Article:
Heat Pump vs. Air Conditioners: Which is Better?

Ben Leonavicius
By Ben  • Updated:   March 27, 2024
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When you own a home, there are a lot of decisions that go into making it the perfect place for you and your family.

Something that people may not always think about, but that can have a big impact, is the cooling system for their home. In addition to ceiling fans, you probably want to consider a heat pump or air Conditioner unit.

Several different factors can determine whether you’d want to use a heat pump vs. an air conditioner, and there is no one answer for everyone.

Below, we’ve taken the time to discuss both options and the pros and cons of using a heat pump vs. air Conditioner, so that you can make an informed decision about which is right for your home.

Heat Pump Pros & Cons

Pros❌ Cons
Because heat pumps remove heat from a cool area and transfer it to a warm area, they can be used to both heat and cool and so can be useful all year long. If your heat pump is not cooling, here might be the reasons why.Heat pumps are not suitable for every climate. Though heat pumps can be a good alternative to an AC unit, they can’t do the work of a furnace when it comes to heating your home.
In the summer, heat pumps will move the warm air outside, leaving your house cool. In the winter, the opposite will happen and your heat pump will warm your house instead.If you live somewhere that gets extremely cold, a heat pump will not be enough to keep you comfortable during the winter months. You will probably need another type of heater as well, so choosing to go with an AC unit and furnace may be a more practical option.
Heat pumps can save you money! Heat pumps don’t generate heat, they simply move it from one place to another, which can be a more cost-efficient way to cool your home.Installation costs of heat pumps can be high, and while they may save you money in the long-run, an expensive upfront cost is not possible for everyone. You should also consider that the larger your house, the more indoor units you’ll need for the air to move efficiently, and so the more expensive installation becomes.
Using a heat pump vs. AC is a more environmentally friendly way of heating and cooling your house. Geothermal heat pumps can be especially energy-efficient.Because heat pumps make use of both an indoor and an outdoor unit, the installation process can be difficult and time-consuming and may disrupt your house and daily life. The average lifespan of a heat pump is between 10-15 years. If you notice that your heating or cooling bills have become more expensive or if the unit becomes noisy and starts rattling, it is probably time to look into a replacement.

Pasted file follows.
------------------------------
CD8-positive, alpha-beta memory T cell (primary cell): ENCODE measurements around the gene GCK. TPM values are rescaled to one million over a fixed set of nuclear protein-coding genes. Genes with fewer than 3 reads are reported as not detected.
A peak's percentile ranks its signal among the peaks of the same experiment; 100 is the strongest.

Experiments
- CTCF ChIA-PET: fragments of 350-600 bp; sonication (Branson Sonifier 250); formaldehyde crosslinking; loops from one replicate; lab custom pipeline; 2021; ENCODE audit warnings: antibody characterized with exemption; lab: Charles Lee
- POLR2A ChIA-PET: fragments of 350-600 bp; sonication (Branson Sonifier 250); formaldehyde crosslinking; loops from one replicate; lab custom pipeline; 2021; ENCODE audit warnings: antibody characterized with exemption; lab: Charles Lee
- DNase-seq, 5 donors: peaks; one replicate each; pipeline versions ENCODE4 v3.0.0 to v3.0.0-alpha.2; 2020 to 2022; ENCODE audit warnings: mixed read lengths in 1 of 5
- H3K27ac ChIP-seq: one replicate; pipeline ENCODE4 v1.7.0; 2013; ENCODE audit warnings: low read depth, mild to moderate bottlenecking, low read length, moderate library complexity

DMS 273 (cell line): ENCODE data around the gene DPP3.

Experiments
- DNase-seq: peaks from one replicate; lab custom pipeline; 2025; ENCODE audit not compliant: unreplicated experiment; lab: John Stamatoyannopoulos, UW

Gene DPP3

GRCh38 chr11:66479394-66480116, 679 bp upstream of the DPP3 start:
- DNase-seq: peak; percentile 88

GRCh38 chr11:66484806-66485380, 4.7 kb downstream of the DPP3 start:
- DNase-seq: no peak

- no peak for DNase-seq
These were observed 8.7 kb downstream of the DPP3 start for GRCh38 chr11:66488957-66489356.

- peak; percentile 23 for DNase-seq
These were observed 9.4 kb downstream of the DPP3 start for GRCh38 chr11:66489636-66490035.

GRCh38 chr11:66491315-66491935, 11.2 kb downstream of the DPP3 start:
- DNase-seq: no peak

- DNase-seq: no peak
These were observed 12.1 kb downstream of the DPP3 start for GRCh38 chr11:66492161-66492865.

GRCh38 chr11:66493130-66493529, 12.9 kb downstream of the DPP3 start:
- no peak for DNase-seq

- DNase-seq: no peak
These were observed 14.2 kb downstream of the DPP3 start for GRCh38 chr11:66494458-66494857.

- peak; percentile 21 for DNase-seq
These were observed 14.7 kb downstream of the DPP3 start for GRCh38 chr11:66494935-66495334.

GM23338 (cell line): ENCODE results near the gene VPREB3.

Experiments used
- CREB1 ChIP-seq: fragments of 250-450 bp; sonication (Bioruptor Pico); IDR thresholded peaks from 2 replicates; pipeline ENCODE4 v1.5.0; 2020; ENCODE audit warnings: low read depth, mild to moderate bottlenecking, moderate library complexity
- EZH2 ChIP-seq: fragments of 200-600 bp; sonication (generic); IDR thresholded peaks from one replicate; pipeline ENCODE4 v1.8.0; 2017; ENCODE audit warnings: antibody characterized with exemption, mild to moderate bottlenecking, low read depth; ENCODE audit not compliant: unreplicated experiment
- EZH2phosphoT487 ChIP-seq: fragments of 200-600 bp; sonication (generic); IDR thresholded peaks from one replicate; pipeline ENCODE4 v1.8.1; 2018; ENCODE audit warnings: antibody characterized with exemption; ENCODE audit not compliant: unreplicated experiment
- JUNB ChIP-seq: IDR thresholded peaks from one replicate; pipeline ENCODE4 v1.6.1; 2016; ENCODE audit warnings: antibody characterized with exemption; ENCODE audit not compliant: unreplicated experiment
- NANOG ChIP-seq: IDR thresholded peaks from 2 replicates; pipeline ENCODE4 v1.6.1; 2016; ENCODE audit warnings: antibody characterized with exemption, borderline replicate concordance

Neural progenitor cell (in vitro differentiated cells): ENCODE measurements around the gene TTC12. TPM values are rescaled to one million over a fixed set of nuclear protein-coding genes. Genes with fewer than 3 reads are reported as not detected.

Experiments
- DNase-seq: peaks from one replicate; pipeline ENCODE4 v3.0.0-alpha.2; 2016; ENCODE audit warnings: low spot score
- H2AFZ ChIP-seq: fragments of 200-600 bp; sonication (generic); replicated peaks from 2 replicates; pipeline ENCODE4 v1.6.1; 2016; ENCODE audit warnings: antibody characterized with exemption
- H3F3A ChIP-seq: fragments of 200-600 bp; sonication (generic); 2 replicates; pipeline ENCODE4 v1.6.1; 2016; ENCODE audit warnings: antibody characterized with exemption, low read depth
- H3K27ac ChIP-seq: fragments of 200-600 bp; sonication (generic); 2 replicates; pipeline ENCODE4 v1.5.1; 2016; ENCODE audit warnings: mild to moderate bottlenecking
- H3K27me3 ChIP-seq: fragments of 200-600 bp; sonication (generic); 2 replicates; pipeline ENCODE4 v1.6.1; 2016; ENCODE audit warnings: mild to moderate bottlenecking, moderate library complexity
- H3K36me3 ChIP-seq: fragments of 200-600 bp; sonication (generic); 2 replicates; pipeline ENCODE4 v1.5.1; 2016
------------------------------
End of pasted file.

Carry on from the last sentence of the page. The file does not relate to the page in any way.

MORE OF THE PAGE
Air Conditioners Pros & Cons

Pros❌ Cons
Central air conditioning units are the best way to keep your house at a consistently cool temperature. If you live in a climate that can get extremely hot, having central air can be the most reliable way to keep your home at a comfortable temperature during warmer months.Maintenance and upkeep can be a major hassle with air conditioning units.
AC units need ductwork to operate, and if your home does not already have it, installing ductwork is a major and expensive renovation.
You are also in control of just how cool your house will get. You can choose and adjust the temperature based on the weather outside and your own preference so that your house is cooled exactly how you like it.The filters and coils in AC units also need to be cleaned on a regular basis. Keeping up with this can be time-consuming, but if it isn’t done, your air conditioner will not work as well as it should.
It is possible that air conditioning can be better for your health. The process used by AC units to cool your home can also filter out pollen, grass, and other common allergies and keep them from getting inside.Being able to set one temperature for your whole house can be a good thing if you live alone or your whole family likes the air the same.
But the drawback to central AC is that you can’t change the temperature for each individual room, so someone may end up too hot or too cold.
If you only have a small space that you want to air condition, window units are an affordable option. They are not expensive to buy or maintain and work very well for cooling any room where they’re installed.Besides the cost of your conditioner and its installation, you will probably need a separate heating unit to use in your home during the colder months.
This means that you should also consider the cost of installing and maintaining a furnace when you’re looking at your overall budget.

Heat PumpsHeat Pump vs. Air Conditioners

How They Work

Before you can decide on a heat pump vs. AC, it’s important to understand what each is and how it works.

Heat pump systems move heat from a cool space to a warm space using electricity. In warm months this means that warm air is being moved outside, which leaves your house nice and cool.

Different Kinds

There are three different kinds of heat pumps that could be used in your home:

Air-source Systems

  • The majority of heat pump systems found in homes are air-source systems.